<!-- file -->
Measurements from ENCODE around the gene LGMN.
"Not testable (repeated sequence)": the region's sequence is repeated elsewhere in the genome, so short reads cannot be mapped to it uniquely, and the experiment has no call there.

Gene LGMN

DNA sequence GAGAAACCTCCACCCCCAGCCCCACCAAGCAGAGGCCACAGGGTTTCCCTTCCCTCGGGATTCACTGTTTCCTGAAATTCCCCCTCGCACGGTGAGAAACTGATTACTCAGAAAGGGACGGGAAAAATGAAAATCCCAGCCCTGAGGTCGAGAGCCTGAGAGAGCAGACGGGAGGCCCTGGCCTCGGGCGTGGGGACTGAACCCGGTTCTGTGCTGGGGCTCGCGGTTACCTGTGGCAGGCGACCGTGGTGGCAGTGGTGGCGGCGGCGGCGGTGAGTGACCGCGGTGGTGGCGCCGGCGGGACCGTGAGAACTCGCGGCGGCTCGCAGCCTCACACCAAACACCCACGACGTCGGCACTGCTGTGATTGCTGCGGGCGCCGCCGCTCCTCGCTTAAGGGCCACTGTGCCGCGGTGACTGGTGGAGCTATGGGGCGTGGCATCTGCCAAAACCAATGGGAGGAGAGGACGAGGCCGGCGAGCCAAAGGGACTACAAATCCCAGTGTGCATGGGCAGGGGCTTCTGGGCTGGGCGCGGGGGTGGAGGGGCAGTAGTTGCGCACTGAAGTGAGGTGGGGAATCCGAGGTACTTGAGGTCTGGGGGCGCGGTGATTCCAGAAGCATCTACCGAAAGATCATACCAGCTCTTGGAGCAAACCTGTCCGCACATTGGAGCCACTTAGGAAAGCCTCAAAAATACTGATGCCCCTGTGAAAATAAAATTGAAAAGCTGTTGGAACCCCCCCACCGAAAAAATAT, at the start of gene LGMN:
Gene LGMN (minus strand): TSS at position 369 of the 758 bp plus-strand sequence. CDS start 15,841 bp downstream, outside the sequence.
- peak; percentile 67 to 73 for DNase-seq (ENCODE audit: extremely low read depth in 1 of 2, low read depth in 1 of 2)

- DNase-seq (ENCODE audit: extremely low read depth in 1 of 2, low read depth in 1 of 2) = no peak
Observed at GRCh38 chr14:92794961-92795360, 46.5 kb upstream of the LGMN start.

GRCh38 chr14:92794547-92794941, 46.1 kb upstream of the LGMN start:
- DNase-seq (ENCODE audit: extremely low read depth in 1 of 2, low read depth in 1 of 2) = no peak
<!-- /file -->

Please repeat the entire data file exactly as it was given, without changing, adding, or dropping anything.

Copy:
Measurements from ENCODE around the gene LGMN.
"Not testable (repeated sequence)": the region's sequence is repeated elsewhere in the genome, so short reads cannot be mapped to it uniquely, and the experiment has no call there.

Gene LGMN

DNA sequence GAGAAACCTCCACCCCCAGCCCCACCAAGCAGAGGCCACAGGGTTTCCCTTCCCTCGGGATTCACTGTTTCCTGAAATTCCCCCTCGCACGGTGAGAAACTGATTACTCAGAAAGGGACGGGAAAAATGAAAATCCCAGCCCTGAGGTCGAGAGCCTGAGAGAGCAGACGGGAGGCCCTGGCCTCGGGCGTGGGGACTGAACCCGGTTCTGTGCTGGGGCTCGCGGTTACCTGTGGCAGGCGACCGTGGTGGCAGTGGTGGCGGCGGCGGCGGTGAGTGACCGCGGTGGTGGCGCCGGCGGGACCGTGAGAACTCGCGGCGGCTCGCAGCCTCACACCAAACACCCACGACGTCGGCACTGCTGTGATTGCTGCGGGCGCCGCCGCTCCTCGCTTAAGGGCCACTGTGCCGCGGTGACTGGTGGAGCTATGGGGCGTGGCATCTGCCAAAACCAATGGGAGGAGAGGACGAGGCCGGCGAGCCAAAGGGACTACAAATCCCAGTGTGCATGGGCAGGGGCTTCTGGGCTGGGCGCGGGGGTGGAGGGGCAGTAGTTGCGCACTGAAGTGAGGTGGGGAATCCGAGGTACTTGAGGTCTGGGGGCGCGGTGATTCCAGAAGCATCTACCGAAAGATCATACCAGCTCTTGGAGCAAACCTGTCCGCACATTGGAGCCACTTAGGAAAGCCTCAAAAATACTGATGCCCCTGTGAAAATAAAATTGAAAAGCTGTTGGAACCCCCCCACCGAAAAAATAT, at the start of gene LGMN:
Gene LGMN (minus strand): TSS at position 369 of the 758 bp plus-strand sequence. CDS start 15,841 bp downstream, outside the sequence.
- peak; percentile 67 to 73 for DNase-seq (ENCODE audit: extremely low read depth in 1 of 2, low read depth in 1 of 2)

- DNase-seq (ENCODE audit: extremely low read depth in 1 of 2, low read depth in 1 of 2) = no peak
Observed at GRCh38 chr14:92794961-92795360, 46.5 kb upstream of the LGMN start.

GRCh38 chr14:92794547-92794941, 46.1 kb upstream of the LGMN start:
- DNase-seq (ENCODE audit: extremely low read depth in 1 of 2, low read depth in 1 of 2) = no peak